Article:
Nike's Duke campaign less than subtle

If you spent any time on an airport this weekend (I promise to stop bringing up my just-expired vacation in the next, like, two months) it's likely you spent some time flipping through a magazine. If you're like me and my friends, one of those magazines was Sports Illustrated, where you saw a full-page Nike ad that read: "Order has been restored."

There's also this logo, which features a little devil-esque trident with the same "order has been restored" tag line. It's slightly more visually appealing, though the stark ad in SI certainly caught my friend's eye. White page, blue lettering, basketball fandom: bam. Eye-catching advertising.

Two things, though. The first: The copy editor in me has to scold the ad writers here for the "Order has been restored" phrasing. By whom has the order been restored? Duke has restored the order. Be specific! Use active voice! (Note: I'm kidding. I am the last person to scold anyone about using passive, indirect sentences in their writing. No sweat, ad copy writers. We're cool.)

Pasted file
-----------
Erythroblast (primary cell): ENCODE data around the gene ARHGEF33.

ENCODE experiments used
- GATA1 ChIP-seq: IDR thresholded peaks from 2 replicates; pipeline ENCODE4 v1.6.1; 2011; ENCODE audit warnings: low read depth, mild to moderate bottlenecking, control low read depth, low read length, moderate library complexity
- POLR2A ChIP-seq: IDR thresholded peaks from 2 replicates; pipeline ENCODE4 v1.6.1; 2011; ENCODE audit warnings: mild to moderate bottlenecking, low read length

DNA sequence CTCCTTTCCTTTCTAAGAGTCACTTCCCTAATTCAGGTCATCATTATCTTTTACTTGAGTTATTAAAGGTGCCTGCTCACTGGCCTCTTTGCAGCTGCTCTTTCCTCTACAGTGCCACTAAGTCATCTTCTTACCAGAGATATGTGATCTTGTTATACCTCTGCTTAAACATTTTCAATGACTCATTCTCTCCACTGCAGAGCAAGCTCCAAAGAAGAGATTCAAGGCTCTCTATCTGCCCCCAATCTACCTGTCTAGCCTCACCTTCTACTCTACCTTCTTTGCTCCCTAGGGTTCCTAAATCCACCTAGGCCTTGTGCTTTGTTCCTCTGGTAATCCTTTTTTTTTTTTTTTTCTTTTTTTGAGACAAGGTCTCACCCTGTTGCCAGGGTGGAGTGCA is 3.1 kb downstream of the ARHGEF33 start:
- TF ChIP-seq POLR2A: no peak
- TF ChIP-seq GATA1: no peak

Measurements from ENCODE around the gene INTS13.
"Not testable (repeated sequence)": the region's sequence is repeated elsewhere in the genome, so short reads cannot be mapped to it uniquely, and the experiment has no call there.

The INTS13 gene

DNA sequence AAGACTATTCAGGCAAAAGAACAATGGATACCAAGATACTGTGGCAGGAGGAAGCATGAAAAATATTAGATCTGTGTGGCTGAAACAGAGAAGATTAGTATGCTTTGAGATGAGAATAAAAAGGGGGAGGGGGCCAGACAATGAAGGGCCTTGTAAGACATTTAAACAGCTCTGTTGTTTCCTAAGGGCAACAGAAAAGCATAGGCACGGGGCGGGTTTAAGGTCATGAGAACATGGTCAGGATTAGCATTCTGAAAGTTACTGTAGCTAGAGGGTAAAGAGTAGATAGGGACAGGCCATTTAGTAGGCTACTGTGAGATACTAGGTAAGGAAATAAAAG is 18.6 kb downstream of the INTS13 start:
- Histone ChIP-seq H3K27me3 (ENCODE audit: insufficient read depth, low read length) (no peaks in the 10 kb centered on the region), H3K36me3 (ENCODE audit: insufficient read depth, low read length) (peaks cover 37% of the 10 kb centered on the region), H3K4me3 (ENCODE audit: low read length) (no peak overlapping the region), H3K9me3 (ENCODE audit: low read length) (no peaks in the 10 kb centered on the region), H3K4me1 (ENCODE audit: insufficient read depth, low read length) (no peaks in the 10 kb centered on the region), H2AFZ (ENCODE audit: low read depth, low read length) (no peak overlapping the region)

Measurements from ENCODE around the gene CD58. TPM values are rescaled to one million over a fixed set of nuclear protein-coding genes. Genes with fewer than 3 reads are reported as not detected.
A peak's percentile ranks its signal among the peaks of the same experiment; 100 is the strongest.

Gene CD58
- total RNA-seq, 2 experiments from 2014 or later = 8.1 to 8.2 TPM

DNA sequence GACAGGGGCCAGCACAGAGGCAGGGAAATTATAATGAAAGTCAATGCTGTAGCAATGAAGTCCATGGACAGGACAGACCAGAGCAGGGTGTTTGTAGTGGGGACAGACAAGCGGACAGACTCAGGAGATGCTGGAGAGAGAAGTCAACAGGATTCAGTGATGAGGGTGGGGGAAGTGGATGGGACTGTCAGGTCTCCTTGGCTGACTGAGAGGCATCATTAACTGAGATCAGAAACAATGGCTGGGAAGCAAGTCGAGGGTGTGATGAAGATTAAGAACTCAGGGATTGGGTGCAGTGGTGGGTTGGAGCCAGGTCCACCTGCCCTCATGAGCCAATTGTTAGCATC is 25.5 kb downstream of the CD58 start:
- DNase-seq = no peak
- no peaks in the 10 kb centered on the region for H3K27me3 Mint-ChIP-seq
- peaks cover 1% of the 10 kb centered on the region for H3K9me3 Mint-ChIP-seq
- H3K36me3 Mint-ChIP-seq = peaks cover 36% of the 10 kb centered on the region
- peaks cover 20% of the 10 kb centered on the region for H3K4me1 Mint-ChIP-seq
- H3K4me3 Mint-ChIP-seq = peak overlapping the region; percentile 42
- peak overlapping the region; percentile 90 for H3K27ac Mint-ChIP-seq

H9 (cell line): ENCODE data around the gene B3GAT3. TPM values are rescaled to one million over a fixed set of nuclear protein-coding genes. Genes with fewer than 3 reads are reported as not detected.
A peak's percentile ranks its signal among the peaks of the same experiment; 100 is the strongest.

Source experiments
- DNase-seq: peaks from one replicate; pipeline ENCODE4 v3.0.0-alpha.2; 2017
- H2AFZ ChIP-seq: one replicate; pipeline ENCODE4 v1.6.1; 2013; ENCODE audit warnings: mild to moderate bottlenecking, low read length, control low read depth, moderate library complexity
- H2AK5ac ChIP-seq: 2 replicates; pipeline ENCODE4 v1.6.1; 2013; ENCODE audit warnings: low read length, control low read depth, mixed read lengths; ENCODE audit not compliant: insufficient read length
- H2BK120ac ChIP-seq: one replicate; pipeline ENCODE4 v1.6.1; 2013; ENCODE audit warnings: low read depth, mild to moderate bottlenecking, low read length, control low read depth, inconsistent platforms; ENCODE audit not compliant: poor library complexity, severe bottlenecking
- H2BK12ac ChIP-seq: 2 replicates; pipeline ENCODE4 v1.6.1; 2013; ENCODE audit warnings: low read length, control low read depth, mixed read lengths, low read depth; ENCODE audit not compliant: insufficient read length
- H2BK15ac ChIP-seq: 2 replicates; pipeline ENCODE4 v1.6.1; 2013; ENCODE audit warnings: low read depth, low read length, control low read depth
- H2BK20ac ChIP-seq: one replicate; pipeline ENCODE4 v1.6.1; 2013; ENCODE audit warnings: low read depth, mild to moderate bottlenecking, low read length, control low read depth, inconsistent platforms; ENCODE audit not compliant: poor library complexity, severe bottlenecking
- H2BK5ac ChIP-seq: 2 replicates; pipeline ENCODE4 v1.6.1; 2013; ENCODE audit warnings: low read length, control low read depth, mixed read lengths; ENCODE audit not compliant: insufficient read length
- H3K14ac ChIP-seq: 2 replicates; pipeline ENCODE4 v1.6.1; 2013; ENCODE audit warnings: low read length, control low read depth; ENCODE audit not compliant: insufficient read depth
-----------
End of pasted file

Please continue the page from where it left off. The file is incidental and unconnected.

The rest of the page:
The second thing: I'm not exactly sure who, other than Duke fans, is going to enjoy this ad. It's no secret Duke is one of the least popular teams in the country. They're famous, sure, but popular? Not exactly. And with the (sort of unfair) way Duke sort occupied the Big Bad Money Program role in last week's Final Four David vs. Goliath drama, Duke popularity might be at an all-time low. Is Nike just advertising to Duke fans? Is celebrating a Duke title intelligent wide-scale advertising? Does it matter? Does doing so in a somewhat conceited way -- "order has been restored, the best are back on top, mua ha" -- really the best way to do it?

And another question: Am I smart enough about marketing to be writing about this with anything resembling definition? No. Nike is. So I'll be quiet now.

(Update: Thanks to a good tip on Twitter, it turns out Duke is pretty popular. Well look at that.)